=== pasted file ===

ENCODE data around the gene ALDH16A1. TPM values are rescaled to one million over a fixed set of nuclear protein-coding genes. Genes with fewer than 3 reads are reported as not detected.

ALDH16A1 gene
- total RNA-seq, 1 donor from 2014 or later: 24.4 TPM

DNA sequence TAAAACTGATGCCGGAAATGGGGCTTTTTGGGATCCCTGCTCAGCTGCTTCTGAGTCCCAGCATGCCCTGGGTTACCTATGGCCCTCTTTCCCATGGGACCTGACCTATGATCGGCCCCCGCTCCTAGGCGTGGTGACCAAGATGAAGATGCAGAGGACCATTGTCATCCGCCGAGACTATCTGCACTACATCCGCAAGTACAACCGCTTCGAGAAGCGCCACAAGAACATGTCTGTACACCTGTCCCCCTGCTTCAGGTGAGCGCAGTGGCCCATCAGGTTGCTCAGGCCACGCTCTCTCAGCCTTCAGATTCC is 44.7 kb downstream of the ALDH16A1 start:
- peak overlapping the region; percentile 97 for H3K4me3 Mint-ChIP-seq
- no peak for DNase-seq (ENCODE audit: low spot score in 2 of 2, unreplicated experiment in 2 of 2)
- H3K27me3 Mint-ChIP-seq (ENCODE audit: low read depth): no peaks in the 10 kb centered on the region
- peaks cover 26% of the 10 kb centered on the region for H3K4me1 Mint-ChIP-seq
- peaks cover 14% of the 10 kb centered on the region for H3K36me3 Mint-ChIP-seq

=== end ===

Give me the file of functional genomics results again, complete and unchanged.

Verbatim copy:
ENCODE data around the gene ALDH16A1. TPM values are rescaled to one million over a fixed set of nuclear protein-coding genes. Genes with fewer than 3 reads are reported as not detected.

ALDH16A1 gene
- total RNA-seq, 1 donor from 2014 or later: 24.4 TPM

DNA sequence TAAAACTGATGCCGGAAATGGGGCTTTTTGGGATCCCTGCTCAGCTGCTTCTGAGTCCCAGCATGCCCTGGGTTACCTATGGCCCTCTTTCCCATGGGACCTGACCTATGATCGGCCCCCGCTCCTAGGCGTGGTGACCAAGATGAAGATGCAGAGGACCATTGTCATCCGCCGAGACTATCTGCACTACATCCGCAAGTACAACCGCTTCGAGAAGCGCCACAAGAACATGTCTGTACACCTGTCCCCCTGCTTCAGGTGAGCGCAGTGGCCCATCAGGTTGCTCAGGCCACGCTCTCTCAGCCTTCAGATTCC is 44.7 kb downstream of the ALDH16A1 start:
- peak overlapping the region; percentile 97 for H3K4me3 Mint-ChIP-seq
- no peak for DNase-seq (ENCODE audit: low spot score in 2 of 2, unreplicated experiment in 2 of 2)
- H3K27me3 Mint-ChIP-seq (ENCODE audit: low read depth): no peaks in the 10 kb centered on the region
- peaks cover 26% of the 10 kb centered on the region for H3K4me1 Mint-ChIP-seq
- peaks cover 14% of the 10 kb centered on the region for H3K36me3 Mint-ChIP-seq